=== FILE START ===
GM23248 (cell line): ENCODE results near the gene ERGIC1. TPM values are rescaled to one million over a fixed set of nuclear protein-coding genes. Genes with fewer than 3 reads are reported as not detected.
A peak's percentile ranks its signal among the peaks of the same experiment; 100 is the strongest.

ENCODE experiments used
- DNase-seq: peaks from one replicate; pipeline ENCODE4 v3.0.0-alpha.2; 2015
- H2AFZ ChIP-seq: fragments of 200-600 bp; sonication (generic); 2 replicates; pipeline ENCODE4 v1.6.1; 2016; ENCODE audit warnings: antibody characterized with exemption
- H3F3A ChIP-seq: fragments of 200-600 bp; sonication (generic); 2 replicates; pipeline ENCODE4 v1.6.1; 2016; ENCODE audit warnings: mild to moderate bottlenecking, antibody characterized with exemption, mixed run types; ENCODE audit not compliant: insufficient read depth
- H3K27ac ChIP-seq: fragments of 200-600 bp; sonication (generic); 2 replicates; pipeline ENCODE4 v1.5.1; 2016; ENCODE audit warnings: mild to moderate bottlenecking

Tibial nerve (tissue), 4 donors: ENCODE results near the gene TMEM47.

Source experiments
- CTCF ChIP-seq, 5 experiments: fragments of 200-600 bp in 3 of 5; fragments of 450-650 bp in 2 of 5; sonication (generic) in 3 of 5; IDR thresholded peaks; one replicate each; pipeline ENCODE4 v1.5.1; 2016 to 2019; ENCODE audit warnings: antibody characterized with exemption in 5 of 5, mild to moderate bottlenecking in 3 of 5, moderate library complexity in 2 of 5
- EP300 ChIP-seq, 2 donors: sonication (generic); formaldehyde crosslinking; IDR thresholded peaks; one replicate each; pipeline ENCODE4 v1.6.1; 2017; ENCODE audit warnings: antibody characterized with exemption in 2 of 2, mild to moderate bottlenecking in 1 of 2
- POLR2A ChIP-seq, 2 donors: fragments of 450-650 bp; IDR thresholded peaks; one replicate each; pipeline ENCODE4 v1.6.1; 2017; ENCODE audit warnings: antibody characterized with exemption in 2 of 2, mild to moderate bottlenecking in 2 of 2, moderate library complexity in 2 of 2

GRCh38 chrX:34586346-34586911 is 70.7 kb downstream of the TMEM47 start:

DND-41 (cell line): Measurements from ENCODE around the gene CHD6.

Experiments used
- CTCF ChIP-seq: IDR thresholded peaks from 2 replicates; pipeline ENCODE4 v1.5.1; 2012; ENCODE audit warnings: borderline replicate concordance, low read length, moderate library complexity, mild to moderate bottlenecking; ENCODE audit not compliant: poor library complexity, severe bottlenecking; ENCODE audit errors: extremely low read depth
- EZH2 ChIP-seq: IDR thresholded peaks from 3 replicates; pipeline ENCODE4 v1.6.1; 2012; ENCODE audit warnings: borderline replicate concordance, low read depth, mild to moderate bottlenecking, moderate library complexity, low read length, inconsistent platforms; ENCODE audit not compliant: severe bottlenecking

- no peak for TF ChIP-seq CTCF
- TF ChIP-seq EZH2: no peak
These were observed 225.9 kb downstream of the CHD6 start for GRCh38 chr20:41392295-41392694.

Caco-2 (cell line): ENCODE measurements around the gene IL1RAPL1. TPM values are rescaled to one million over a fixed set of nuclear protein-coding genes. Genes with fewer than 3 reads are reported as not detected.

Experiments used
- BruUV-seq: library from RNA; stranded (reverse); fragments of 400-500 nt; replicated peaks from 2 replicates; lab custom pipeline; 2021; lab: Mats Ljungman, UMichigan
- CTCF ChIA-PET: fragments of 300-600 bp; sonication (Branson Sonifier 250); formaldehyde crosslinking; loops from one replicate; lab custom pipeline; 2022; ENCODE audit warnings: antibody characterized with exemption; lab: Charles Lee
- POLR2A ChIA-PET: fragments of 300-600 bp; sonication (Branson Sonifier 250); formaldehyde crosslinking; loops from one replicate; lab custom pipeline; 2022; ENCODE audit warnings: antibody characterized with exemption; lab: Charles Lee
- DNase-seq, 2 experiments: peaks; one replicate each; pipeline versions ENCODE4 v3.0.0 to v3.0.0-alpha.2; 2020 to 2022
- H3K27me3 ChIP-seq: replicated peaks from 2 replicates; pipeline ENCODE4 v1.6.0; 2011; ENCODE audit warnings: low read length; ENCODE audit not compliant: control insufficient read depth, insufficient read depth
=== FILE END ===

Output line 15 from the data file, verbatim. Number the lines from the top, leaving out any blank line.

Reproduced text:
Experiments used